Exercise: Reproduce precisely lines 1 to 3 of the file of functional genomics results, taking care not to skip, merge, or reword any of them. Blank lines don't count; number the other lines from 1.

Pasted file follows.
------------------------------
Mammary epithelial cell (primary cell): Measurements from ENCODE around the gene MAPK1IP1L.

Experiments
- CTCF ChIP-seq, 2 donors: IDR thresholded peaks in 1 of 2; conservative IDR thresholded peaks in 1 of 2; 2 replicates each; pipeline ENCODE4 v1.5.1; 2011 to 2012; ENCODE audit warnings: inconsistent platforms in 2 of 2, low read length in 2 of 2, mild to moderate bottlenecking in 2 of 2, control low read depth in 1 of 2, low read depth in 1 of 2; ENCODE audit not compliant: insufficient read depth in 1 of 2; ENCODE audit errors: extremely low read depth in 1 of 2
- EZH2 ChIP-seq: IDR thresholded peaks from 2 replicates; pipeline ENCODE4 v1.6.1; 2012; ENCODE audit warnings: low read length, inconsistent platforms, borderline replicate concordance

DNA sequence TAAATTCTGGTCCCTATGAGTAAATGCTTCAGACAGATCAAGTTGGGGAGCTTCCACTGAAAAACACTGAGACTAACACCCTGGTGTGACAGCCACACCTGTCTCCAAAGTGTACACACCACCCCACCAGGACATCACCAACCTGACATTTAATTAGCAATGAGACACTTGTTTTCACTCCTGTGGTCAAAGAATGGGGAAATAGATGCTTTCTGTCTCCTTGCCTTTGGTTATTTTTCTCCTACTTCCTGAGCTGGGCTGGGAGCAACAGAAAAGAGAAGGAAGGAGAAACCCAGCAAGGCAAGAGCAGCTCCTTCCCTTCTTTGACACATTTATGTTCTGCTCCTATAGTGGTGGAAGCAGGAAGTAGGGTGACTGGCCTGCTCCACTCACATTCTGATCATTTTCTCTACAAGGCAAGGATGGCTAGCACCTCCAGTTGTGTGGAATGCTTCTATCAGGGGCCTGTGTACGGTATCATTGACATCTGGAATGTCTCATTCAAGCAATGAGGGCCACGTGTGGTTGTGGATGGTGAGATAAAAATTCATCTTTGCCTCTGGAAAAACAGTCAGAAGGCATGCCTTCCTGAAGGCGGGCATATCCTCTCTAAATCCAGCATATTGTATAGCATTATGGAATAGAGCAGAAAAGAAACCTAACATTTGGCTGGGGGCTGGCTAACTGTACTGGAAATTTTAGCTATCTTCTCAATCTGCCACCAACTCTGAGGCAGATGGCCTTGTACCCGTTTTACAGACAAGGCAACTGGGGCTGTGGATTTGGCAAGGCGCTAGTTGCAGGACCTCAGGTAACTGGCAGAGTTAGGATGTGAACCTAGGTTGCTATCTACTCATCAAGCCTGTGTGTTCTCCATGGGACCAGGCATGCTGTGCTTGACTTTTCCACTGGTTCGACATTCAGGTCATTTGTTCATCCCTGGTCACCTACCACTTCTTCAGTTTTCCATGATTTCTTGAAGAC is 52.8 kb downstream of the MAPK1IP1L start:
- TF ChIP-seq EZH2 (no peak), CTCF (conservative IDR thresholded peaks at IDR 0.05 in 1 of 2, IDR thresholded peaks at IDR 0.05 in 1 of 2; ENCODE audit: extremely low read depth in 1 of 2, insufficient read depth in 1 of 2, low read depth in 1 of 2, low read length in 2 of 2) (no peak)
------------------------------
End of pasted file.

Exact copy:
Mammary epithelial cell (primary cell): Measurements from ENCODE around the gene MAPK1IP1L.

Experiments
- CTCF ChIP-seq, 2 donors: IDR thresholded peaks in 1 of 2; conservative IDR thresholded peaks in 1 of 2; 2 replicates each; pipeline ENCODE4 v1.5.1; 2011 to 2012; ENCODE audit warnings: inconsistent platforms in 2 of 2, low read length in 2 of 2, mild to moderate bottlenecking in 2 of 2, control low read depth in 1 of 2, low read depth in 1 of 2; ENCODE audit not compliant: insufficient read depth in 1 of 2; ENCODE audit errors: extremely low read depth in 1 of 2